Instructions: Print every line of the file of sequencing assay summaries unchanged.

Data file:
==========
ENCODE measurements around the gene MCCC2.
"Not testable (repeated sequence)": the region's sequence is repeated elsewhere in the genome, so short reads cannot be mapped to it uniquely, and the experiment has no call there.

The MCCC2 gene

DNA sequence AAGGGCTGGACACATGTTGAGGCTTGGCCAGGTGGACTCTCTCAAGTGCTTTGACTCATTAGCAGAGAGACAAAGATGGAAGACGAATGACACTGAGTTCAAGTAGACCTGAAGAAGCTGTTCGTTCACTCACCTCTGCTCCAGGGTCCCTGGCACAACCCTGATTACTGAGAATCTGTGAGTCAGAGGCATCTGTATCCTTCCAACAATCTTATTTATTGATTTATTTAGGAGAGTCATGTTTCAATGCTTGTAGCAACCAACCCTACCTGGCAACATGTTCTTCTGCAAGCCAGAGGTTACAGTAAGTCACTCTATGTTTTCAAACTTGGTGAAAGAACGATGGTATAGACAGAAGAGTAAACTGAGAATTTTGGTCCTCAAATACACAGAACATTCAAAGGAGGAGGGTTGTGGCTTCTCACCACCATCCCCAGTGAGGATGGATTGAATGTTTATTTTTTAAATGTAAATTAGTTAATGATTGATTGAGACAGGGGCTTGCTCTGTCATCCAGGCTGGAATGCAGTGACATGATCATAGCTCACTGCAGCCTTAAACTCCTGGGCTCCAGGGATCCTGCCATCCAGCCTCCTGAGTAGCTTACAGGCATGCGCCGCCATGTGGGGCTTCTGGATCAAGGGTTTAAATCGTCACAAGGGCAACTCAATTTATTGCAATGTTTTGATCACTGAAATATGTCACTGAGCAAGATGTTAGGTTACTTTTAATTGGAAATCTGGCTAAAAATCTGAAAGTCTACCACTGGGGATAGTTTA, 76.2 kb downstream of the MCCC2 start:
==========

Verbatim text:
ENCODE measurements around the gene MCCC2.
"Not testable (repeated sequence)": the region's sequence is repeated elsewhere in the genome, so short reads cannot be mapped to it uniquely, and the experiment has no call there.

The MCCC2 gene

DNA sequence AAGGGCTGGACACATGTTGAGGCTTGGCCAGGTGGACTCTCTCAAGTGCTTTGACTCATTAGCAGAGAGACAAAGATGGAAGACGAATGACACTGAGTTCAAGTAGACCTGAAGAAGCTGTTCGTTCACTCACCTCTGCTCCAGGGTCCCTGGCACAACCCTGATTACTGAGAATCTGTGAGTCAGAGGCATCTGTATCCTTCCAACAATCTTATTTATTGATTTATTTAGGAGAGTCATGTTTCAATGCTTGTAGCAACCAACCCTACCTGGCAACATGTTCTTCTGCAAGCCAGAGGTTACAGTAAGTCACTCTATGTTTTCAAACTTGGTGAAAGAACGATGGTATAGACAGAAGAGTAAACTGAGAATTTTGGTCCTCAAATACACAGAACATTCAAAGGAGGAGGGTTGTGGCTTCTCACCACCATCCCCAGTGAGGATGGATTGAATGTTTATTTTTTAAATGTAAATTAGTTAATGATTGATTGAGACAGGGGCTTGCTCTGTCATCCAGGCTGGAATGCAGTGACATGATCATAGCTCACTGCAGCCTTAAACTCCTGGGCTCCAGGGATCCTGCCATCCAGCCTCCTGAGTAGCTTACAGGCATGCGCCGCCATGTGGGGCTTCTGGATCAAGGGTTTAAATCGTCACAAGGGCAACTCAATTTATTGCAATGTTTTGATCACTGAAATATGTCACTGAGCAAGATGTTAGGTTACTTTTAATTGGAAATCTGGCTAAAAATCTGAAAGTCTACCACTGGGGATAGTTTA, 76.2 kb downstream of the MCCC2 start: